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[1991-11-15-AJW] Manami Toyota & Akira Hokuto vs Toshiyo Yamada & Kyoko Inoue


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  • 3 weeks later...

- Toshiyo Yamada & Kyoko Inoue vs Akira Hokuto & Manmi Toyota

Initial thoughts were this was a really good but sloppy spot fest. Watching it a 2nd time I noticed the match has a lot better build then I first gave them credit for. While Toyota & Hokuto's feud has died down & been settled they still aren't a super buddy buddy cohesive unit & the 1st part of the match is all about showing off how much better Kyoko & Yamada, fresh off their Mexico tour are at working as a team. They get 2 long controll segments on Toyota & then Hokuto and it's only once Toyota gets taged back in that it turns into your traditional faster paced joshi workrate tag. During all the action Yamada takes a few nasty bumps on her head which I fig 1 of which must have rung her bell because there's a couple sections whear she blows a lot of spots but each time they recover nicely. These 4 could easily do better on another night but this still ended up being a really great match and for 30+ mins the time blew by.

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  • 3 months later...

This is definitely Toyota and Hokuto showing off how great they are, and it's definitely sloppy. I wasn't really into this one too much, as it hand the worst tendencies of the Joshi that has showed up on these yearbooks. Surprisingly, Toyota was an innocent bystander. Yamada was the sloppiest of all, seeming to botch nearly everything she tried. I do think the Toyota/Hokuto team looked great, but they completely outclassed their opponents, and the Yamada/Kyoko victory seemed awfully hollow.

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  • 1 month later...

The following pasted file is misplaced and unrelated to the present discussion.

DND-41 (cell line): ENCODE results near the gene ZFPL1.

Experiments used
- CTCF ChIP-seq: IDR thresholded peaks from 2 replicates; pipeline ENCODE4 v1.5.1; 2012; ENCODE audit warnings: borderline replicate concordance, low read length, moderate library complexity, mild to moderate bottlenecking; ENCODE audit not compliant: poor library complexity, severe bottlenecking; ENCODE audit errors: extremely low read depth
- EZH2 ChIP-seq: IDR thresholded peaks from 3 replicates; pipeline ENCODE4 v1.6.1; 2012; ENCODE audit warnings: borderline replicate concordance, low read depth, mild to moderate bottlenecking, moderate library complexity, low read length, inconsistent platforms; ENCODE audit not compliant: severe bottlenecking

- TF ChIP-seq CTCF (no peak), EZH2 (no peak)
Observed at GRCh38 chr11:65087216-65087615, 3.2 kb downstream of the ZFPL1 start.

Sloppy as all get-out, with nothing really mattering all that much in terms of any story being told. There were certainly some nifty double-team moves never seen before, even if a few were better-looking on the drawing board than in execution. Totally agree on the hollowness of the victory--by all rights, Inoue was dead save for a few (blown and late) pin saves. Their finisher was certainly quite finisher-worthy, at least. Pity Hokuto's shoulder was clearly up. Joshi is clearly a "big picture" style, for the most part, and thinking about the little details too much--no rules to speak of, refereeing and counting that doesn't come close to resembling even an illusion of actual officiating--will only make your head hurt. There must have been 3 or 4 separate occasions where a team clearly got a fall and the match ended on what clearly was not a fall. MLB umpires could take note.

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  • 1 month later...

Kyoko and Yamada came to the ring wearing sombreros. You can't beat the wacky entrance attire. I've watched this match several times now over the years and it gets worse with each viewing. Had it's good parts but was extremely sloppy and messy at times. Lots of experimentation that didn't work. Yamada/Kyoko kept trying all these double teams where they seemed confused over what move it was they were doing. At 32m went on too long. The whole match was flashy and unfocused, promoting style over substance.

 

This show also had a very long main event cage match with Jungle Jack vs Bull/Monster Ripper. I've seen some high praise for it over the years from some and others who agreed with me that it sucked. Certainly a polarising match. I thought the undercard Takako vs Malenko contest was better than either of the two main events.

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  • 10 months later...